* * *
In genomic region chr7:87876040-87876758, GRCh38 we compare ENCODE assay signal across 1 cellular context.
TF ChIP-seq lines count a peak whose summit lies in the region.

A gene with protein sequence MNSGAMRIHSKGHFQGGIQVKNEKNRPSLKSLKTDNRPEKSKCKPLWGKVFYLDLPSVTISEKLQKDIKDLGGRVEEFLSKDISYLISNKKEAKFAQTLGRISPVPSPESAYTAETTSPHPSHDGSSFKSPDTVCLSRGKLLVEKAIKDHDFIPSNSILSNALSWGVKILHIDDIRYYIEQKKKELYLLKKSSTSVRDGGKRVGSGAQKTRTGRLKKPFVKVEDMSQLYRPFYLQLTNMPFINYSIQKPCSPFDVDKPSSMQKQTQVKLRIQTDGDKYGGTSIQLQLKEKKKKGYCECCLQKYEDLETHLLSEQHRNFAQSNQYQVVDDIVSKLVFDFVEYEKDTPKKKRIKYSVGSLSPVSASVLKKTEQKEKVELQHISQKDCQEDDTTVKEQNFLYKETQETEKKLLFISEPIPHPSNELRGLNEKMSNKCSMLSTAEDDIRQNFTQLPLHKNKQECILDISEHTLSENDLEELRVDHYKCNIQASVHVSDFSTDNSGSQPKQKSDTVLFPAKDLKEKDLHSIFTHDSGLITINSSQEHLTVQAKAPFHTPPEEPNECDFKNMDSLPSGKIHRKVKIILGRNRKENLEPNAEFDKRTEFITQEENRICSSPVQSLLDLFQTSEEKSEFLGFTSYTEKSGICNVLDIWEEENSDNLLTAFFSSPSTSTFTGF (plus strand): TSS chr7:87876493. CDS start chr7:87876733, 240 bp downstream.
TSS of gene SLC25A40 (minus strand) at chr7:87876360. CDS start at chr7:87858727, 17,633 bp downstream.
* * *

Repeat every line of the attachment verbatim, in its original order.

In genomic region chr7:87876040-87876758, GRCh38 we compare ENCODE assay signal across 1 cellular context.
TF ChIP-seq lines count a peak whose summit lies in the region.

A gene with protein sequence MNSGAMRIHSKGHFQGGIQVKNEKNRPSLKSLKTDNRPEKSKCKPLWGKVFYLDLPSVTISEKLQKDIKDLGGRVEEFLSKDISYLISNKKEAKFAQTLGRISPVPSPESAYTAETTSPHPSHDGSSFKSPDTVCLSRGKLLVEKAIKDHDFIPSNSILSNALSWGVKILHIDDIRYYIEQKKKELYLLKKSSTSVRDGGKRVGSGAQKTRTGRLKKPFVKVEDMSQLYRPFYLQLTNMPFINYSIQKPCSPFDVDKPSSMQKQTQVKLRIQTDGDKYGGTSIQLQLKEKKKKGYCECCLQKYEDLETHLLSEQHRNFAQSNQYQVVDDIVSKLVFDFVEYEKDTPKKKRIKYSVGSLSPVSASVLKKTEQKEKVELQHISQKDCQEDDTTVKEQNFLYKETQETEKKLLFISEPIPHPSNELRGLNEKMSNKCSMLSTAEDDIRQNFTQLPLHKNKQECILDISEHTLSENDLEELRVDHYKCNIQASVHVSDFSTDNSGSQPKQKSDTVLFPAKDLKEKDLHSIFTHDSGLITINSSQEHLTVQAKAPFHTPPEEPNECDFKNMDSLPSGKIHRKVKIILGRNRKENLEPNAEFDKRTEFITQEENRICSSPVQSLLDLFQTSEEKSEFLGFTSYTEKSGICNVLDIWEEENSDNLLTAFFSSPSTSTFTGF (plus strand): TSS chr7:87876493. CDS start chr7:87876733, 240 bp downstream.
TSS of gene SLC25A40 (minus strand) at chr7:87876360. CDS start at chr7:87858727, 17,633 bp downstream.